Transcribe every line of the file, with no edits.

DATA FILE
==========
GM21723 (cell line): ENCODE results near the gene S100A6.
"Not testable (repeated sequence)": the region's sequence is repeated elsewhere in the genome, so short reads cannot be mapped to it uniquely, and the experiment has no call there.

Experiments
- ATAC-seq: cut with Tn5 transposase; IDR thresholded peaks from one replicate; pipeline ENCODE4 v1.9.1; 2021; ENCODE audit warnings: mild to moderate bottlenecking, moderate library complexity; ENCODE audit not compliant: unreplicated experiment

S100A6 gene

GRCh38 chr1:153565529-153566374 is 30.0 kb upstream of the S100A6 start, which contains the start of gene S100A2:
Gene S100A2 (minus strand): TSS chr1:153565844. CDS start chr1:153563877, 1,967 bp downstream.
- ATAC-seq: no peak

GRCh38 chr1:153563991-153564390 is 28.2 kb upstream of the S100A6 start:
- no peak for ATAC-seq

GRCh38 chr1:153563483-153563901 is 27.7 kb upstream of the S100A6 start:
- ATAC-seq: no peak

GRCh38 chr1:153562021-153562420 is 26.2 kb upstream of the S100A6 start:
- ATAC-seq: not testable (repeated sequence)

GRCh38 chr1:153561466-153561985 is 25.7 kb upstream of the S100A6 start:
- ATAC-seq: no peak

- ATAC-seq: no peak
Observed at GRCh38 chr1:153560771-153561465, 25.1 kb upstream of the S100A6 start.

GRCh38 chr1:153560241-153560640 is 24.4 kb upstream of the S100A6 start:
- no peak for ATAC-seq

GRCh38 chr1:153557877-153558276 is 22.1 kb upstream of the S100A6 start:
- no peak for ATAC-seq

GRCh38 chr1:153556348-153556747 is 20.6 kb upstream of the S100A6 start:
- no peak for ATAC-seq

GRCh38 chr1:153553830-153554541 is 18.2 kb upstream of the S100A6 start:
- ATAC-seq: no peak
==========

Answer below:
GM21723 (cell line): ENCODE results near the gene S100A6.
"Not testable (repeated sequence)": the region's sequence is repeated elsewhere in the genome, so short reads cannot be mapped to it uniquely, and the experiment has no call there.

Experiments
- ATAC-seq: cut with Tn5 transposase; IDR thresholded peaks from one replicate; pipeline ENCODE4 v1.9.1; 2021; ENCODE audit warnings: mild to moderate bottlenecking, moderate library complexity; ENCODE audit not compliant: unreplicated experiment

S100A6 gene

GRCh38 chr1:153565529-153566374 is 30.0 kb upstream of the S100A6 start, which contains the start of gene S100A2:
Gene S100A2 (minus strand): TSS chr1:153565844. CDS start chr1:153563877, 1,967 bp downstream.
- ATAC-seq: no peak

GRCh38 chr1:153563991-153564390 is 28.2 kb upstream of the S100A6 start:
- no peak for ATAC-seq

GRCh38 chr1:153563483-153563901 is 27.7 kb upstream of the S100A6 start:
- ATAC-seq: no peak

GRCh38 chr1:153562021-153562420 is 26.2 kb upstream of the S100A6 start:
- ATAC-seq: not testable (repeated sequence)

GRCh38 chr1:153561466-153561985 is 25.7 kb upstream of the S100A6 start:
- ATAC-seq: no peak

- ATAC-seq: no peak
Observed at GRCh38 chr1:153560771-153561465, 25.1 kb upstream of the S100A6 start.

GRCh38 chr1:153560241-153560640 is 24.4 kb upstream of the S100A6 start:
- no peak for ATAC-seq

GRCh38 chr1:153557877-153558276 is 22.1 kb upstream of the S100A6 start:
- no peak for ATAC-seq

GRCh38 chr1:153556348-153556747 is 20.6 kb upstream of the S100A6 start:
- no peak for ATAC-seq

GRCh38 chr1:153553830-153554541 is 18.2 kb upstream of the S100A6 start:
- ATAC-seq: no peak